Loan Waving- Lust For Political Gain may kill the economic ones

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Monisha Wamankar
Sep 16 , 2018 12 min read 452 Views Likes 11 Comments
Loan Waving- Lust For Political Gain may kill the economic ones

 

After India's first major Loan Waiver by V P Singh, it took almost nine years for banks to recover it, as per the economic and political weekly report in April 2008. It is very usual to see, politicians making vows of loan waving, as soon as they will come to power, to lure the farmers. In 2017 India faced $49.1 billion farm loan waivers, 16 times the 2017 budget for rural roads! The nationwide Rs. 52,000 crore formed the bulk of this figure. According to Economic Survey 2016-17, UP had slashed 13% of its capital expenditure to accommodate the loan waiver. The survey predicted that spate of farm loan waivers could significantly reduce aggregate demand and impart a deflationary shock to the economy. Now the question arises- “ Does Loan Waving really helps the farmer?” The further discussions may make the picture more clear.

Let’s start with a (true) story!
A lady in South East Mumbai- Vilas Yelmar, took out a loan of 2 Lacs to develop a small grape orchard. Her annual income rose to 2 million! Bank asked her to repay the loan but she told that she had spent the money on a new utility vehicle and lavish family wedding. Her words were: "My brother was the village head so it has to be a big wedding, that is where the money went. Paying off the bank loan is not really my priority."

Why would I repay if I expect someone to write me a cheque of Rs. 1 Lac? This is what is happening in many states. Farmers are even emptying their bank accounts so that banks cannot deduct the payment due from them. As per RBI’s Governor, Urjit Patel- “ Waivers undermine an honest credit culture". People in favor seldom debate that Farm Loan waving will render support to the farmers and trim the number of suicides but the reality is not the same. In 2007, before UPA announced loan waiver for 30 million farmers across 18 states, 16,379 Indian farmers committed suicide, according to National Crime Records Bureau (NCRB) data. A quarter (4,238) suicides from these were reported from Maharashtra, Loan waving led to a drop in farm suicides in India's richest state by GDP but in 2010 suicides rose again by 6.2%. By 2015, Maharashtra recorded 4, 291 suicides, its highest rate ever, accounting for 34% of such deaths nationwide, according to NCRB data.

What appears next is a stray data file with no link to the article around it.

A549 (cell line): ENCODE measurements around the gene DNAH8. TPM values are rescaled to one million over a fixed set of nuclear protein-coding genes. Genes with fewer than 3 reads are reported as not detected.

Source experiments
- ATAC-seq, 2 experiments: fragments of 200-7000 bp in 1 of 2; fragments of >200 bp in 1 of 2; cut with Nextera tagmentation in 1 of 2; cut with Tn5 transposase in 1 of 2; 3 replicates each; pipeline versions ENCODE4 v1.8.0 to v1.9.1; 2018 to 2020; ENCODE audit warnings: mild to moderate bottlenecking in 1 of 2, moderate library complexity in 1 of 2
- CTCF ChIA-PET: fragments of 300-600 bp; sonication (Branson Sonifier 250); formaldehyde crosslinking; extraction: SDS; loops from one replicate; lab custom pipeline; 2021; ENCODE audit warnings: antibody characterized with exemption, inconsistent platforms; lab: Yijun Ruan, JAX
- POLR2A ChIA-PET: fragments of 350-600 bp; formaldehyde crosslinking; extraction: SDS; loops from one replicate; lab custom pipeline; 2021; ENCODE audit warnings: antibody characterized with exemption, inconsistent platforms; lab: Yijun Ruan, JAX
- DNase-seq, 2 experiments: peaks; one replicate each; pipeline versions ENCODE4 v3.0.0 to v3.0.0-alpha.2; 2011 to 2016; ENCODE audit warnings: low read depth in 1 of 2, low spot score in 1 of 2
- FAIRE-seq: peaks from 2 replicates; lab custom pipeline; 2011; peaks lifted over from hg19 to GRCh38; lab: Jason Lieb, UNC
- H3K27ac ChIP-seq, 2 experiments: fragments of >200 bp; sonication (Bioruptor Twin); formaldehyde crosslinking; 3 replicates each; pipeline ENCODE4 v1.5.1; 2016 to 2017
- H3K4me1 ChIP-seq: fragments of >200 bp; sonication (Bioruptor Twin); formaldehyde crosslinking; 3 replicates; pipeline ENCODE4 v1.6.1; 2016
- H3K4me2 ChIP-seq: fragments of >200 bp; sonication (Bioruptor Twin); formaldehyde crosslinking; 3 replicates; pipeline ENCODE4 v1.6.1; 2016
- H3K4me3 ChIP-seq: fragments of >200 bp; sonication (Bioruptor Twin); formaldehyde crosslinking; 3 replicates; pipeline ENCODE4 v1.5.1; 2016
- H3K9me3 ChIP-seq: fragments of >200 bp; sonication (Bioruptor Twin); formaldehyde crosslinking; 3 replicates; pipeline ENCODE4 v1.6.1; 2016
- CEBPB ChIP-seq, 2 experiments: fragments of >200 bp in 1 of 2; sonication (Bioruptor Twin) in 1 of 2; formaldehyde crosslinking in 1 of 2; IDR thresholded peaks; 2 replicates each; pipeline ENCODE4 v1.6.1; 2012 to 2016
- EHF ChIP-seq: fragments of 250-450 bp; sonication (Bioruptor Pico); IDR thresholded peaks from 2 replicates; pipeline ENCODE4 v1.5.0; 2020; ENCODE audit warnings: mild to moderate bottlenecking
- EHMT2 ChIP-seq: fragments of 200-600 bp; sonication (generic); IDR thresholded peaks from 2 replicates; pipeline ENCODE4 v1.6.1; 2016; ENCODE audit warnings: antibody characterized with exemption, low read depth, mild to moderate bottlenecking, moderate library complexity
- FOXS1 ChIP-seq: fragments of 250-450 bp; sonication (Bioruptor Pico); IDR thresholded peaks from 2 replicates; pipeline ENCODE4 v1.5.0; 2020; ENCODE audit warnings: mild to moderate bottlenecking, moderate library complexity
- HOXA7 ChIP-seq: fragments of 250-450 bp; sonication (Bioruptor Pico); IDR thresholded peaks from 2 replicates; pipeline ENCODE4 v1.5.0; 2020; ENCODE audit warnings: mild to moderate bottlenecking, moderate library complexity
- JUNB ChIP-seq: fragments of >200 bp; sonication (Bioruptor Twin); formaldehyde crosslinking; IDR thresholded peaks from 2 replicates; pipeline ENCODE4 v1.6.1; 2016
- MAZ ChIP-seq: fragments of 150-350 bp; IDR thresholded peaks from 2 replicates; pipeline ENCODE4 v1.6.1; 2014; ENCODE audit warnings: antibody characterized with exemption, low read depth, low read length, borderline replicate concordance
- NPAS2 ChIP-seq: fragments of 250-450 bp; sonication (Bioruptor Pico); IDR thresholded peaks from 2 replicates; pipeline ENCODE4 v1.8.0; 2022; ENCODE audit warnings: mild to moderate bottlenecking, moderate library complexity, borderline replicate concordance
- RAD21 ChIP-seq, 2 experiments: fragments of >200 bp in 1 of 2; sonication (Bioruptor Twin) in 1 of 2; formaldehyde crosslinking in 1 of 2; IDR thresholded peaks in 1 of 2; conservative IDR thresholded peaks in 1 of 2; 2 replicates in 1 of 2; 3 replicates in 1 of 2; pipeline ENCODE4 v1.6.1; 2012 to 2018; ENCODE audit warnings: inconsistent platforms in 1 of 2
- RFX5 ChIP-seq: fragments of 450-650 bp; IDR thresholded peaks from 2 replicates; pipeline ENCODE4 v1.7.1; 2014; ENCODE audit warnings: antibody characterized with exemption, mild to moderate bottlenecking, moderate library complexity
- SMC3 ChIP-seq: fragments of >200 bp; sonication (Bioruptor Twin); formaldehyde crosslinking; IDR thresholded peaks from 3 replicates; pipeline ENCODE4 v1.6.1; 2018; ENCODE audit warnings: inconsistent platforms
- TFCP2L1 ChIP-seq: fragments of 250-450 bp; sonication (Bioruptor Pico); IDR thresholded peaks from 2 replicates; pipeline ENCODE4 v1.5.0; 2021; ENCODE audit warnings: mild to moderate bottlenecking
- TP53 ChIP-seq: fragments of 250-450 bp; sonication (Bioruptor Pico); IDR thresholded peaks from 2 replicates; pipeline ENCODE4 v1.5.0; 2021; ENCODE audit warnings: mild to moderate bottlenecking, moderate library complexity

Defaulters tend to increase when elections approach as the farmers hope that the Government, desperate for their votes, will bail them out. SBI has even started Naming and shaming approach by putting defaulters' picture on the newspapers to get them to pay up.

So can Loan waving alone solve the agrarian crises? Probably not. Large chunks of loans only go to buy seeds, fertilizers rather than mechanization. There are very few initiatives from the Governments towards irrigation or new techniques to boost productivity and prevent droughts. Over a decade to 2014-15, as institutional culture grew 547%, rural road construction – which increases access and boosts agricultural income and productive employment- grew 10.5 %. Roughly 7% of India’s total grain output, 10% of seeds and between 25% and 40% of fruits and vegetables- overall a third of farm harvest spoils are wasted every year because there isn’t enough storage and supply-chain infrastructure, according to 2015 IISR paper.


Irrigation which plays a vital role during climate change has created the huge problem in Indian farming. Not more than 47.6% of India's farms are irrigated as India spend reported on June 8, 2017. Thus we see that Loan waving is a temporary solution. In order to make farmers independent and boost agricultural output, enhanced technological equipment, better storage arrangements, efficient irrigation facilities are required. The government should focus more on investing in areas which would serve the purpose in long run and pay a higher return on investment. Waiving loans has moral hazards and it tempts others also to demand the same and is clear injustice with those farmers who repay the loan at the time. The need of the hour is to make Indian Farming self-reliant and self-sufficient for a prosperous future.

 


 


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